FILE -- Attorney Robert Corry, with a marijuana cigarette dangling from his mouth,  leads the crowd in the protest on the proposed Proposition AA tax on
FILE -- Attorney Robert Corry, with a marijuana cigarette dangling from his mouth, leads the crowd in the protest on the proposed Proposition AA tax on marijuana during the pot giveaway on the Pearl Street Mall in Boulder, Colorado on Monday September 23, 2013.

Marijuana activist and attorney Robert J. Corry was acquitted of destroying private property, after a Denver County judge made a rare ruling to overturn the jury's guilty verdict minutes after it was read.

Corry, a prominent marijuana attorney who helped distribute free joints in Civic Center last month, was arrested in June after he allegedly smashed in the window of a recreational vehicle near South Beeler Street and East Jefferson Avenue. The 46-year-old was arrested on suspicion of felony menacing and criminal mischief but eventually was charged with lesser counts of destruction of private property and disturbing the peace, according to court records.

During a one-day jury trial on Tuesday, the owner of the RV testified that he did not see the incident and thought it was an accident, said Corry's attorney, Gregory Robinson.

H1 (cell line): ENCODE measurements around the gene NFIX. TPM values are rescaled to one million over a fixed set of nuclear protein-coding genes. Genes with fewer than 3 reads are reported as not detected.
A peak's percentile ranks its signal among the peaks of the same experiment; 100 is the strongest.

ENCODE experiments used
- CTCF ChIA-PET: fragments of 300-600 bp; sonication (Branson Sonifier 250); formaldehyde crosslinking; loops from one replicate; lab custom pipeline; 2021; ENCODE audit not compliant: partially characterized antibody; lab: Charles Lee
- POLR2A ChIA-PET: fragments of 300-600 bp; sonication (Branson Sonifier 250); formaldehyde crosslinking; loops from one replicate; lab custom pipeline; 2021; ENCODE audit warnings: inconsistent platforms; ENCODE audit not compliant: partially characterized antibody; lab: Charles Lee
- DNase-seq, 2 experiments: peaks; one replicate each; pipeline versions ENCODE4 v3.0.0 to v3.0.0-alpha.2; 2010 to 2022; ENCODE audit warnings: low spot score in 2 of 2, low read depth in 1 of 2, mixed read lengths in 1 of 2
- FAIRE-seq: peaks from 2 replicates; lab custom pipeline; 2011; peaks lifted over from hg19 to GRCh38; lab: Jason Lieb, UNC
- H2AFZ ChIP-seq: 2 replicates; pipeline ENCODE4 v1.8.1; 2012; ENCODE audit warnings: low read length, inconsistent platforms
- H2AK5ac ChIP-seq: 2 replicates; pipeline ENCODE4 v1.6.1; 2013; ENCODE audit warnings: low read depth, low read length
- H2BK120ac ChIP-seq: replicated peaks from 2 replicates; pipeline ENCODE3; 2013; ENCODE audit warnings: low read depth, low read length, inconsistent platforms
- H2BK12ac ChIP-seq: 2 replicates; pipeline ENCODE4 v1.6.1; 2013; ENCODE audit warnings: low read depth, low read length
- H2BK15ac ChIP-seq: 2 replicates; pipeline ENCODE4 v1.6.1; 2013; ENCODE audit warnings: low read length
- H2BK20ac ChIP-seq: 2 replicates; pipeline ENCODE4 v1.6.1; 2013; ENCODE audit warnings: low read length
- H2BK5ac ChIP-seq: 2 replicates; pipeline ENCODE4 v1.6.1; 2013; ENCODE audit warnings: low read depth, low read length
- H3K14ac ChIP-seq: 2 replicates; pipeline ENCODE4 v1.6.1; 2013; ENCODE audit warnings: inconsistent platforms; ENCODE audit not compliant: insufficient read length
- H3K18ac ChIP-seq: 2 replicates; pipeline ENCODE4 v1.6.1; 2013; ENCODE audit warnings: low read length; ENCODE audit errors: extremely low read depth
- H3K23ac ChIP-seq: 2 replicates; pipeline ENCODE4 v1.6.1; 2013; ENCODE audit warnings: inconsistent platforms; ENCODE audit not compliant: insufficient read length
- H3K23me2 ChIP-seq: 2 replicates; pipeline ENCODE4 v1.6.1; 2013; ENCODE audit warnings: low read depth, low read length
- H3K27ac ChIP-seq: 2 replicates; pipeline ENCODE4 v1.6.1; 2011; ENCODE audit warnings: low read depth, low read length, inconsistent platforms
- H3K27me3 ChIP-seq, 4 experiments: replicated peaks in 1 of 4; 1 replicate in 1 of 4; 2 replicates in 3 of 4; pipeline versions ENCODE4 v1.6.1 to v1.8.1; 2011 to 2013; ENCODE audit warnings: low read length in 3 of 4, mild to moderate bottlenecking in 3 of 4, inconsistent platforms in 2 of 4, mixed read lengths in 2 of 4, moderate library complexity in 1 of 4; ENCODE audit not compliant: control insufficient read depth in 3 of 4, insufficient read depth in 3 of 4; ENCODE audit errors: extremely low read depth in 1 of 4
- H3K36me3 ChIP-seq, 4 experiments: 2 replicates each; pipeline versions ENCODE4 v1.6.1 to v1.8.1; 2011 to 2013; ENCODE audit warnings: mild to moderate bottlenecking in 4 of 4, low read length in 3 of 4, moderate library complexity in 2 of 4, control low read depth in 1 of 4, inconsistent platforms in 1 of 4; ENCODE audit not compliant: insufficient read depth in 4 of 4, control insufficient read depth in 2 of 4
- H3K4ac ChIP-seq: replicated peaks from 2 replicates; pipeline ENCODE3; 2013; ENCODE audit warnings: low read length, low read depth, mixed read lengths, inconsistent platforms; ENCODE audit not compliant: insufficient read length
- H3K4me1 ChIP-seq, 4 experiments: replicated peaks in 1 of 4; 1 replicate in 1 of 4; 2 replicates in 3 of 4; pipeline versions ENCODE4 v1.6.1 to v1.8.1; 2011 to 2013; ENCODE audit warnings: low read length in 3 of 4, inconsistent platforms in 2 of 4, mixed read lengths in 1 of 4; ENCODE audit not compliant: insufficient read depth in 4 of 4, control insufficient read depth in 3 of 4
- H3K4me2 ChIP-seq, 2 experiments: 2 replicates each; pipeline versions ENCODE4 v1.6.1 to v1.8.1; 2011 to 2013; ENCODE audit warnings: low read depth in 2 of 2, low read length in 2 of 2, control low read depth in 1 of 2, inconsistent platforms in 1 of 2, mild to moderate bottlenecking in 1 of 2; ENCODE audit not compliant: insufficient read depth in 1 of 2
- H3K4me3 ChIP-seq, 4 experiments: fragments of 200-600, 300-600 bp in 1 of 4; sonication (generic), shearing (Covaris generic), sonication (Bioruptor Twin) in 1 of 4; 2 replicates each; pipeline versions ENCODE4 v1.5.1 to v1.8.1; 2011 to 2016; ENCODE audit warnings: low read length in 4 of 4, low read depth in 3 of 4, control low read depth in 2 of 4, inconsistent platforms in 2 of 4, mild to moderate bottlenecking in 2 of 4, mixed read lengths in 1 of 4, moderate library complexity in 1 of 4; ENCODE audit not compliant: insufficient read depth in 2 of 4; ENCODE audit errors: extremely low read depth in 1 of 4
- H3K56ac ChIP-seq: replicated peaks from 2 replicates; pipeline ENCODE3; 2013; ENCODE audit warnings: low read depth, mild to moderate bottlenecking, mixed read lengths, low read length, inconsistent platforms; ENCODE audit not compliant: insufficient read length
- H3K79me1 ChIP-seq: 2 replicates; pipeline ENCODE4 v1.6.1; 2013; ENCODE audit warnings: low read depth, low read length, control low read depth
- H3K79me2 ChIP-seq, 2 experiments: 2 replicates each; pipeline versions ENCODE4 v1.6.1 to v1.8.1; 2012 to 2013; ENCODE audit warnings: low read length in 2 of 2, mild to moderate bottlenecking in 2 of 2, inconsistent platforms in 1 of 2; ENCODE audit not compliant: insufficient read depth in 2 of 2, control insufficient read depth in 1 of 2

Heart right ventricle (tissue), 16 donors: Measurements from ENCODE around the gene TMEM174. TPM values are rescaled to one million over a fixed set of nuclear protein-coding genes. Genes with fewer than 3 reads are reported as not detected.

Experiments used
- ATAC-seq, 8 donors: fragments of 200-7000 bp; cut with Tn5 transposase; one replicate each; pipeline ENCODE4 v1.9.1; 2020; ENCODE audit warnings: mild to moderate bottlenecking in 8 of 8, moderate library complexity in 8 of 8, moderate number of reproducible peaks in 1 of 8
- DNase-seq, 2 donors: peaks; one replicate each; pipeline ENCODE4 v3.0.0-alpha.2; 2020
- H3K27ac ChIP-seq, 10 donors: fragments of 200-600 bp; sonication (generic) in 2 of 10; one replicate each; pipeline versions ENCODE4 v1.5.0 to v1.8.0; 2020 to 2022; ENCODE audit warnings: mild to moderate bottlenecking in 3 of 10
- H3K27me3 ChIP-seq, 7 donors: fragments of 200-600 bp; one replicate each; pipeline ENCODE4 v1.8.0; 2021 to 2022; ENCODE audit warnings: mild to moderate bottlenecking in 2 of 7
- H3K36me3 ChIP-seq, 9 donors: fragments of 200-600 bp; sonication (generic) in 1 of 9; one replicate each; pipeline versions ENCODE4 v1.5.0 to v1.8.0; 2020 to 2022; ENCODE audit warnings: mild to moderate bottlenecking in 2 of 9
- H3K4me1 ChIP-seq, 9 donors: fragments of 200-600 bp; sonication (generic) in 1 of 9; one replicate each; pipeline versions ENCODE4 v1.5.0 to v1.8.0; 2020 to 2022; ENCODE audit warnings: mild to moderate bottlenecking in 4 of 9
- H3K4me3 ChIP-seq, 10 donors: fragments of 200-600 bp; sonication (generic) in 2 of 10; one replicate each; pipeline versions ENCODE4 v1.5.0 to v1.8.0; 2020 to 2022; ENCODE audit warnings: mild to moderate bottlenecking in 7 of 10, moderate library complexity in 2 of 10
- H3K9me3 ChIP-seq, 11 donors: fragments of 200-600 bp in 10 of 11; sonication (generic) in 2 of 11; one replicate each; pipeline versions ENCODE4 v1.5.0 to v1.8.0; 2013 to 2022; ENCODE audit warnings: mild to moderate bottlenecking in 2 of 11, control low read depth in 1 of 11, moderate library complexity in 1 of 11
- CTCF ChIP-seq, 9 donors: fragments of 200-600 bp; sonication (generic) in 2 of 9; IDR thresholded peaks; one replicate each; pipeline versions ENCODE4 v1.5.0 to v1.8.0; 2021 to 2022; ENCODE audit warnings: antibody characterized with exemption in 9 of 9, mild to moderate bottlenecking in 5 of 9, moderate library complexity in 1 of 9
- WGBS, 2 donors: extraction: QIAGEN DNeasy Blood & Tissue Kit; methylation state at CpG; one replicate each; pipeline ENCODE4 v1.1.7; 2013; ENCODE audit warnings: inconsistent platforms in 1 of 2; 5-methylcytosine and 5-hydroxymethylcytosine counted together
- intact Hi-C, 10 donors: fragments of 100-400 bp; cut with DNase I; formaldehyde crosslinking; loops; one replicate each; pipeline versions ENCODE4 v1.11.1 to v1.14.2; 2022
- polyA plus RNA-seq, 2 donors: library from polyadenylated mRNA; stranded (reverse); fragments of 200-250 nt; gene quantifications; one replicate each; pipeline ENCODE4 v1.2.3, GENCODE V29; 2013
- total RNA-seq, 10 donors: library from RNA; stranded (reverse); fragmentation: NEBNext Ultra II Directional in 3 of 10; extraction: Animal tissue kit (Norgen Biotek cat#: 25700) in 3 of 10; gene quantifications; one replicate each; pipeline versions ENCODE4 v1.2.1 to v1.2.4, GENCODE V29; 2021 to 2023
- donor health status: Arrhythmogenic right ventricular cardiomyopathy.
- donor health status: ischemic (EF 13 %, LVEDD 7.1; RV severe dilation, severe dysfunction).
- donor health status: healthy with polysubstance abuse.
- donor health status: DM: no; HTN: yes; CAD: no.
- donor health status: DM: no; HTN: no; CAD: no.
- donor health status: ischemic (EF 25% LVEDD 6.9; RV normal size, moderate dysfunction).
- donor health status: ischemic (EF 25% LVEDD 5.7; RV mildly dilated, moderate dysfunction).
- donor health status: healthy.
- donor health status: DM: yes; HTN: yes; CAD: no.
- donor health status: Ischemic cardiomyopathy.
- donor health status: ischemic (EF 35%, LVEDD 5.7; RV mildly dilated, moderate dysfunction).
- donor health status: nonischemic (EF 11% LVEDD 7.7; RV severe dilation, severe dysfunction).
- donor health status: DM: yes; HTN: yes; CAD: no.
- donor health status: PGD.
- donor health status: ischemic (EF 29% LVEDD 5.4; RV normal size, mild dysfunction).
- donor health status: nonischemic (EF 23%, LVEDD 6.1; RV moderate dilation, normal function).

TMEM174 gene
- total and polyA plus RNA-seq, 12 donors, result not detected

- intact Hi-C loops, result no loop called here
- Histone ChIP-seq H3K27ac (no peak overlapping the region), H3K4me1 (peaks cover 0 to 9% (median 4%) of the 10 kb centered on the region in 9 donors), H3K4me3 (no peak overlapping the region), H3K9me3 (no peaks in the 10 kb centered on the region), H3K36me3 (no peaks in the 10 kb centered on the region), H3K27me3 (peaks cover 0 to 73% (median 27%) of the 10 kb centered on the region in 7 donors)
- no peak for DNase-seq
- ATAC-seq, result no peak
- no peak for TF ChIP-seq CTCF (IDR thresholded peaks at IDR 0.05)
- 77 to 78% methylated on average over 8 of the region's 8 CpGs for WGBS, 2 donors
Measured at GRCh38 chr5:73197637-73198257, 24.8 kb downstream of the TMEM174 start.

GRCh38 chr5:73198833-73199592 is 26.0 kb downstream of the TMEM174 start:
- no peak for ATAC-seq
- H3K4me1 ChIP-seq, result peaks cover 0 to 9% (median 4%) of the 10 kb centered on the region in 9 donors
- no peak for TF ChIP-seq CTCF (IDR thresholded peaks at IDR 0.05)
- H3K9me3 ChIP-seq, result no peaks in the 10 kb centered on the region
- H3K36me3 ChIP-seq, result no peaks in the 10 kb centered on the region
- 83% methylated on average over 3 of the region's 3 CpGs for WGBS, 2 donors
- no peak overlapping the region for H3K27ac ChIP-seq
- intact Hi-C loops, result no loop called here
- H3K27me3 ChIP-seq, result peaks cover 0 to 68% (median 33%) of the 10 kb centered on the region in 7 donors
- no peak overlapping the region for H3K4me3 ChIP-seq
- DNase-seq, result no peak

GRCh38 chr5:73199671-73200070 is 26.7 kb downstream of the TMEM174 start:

According to the police report, Corry was loud and riding a motorcycle when he allegedly smashed the window.

Before the jury began deliberating, prosecutors withdrew the count of disturbing the peace, meaning that jurors were deliberating only the destruction-of- private-property charge. The Denver City Attorney's office prosecuted the case.

Shortly after the jury received the case, they returned with a guilty verdict.


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But Denver County Judge Raymond Satter then granted a motion from Robinson to overturn the verdict and acquit Corry of the charge. Satter explained that there was not enough evidence to sustain the conviction, Robinson said.

"It was the right decision by the judge," Robinson said. "It's not about gut feelings. It's about applying the facts of the law to the case."

A request by defense attorneys to acquit their client after a guilty verdict is reached is routine in criminal cases, but the decision to allow it is extremely rare, said Aya Gruber, a law professor at the University of Colorado.

Defense attorneys have three opportunities during a trial to argue there is not enough evidence to support charges and move to have them dismissed. The first opportunity is after prosecutors present their evidence, the second is after all the evidence has been shown to the jury, and the last chance is after the jury reads its verdict, Gruber said.

Judges seldom allow cases they feel lack evidence to be deliberated by a jury.

"Basically, what the judge is saying is that the jury misapprehended the facts of the law in coming to this conviction because it just wasn't supported by the evidence," Gruber said.

Corry will return to Denver County Court later this month for a hearing in a different case. Corry faces c harges of public consumption of marijuana and disobedience to a lawful order in connected to his arrest at Coors Field last month.

Jordan Steffen: 303-954-1794, jsteffen@denverpost.com or twitter.com/jsteffendp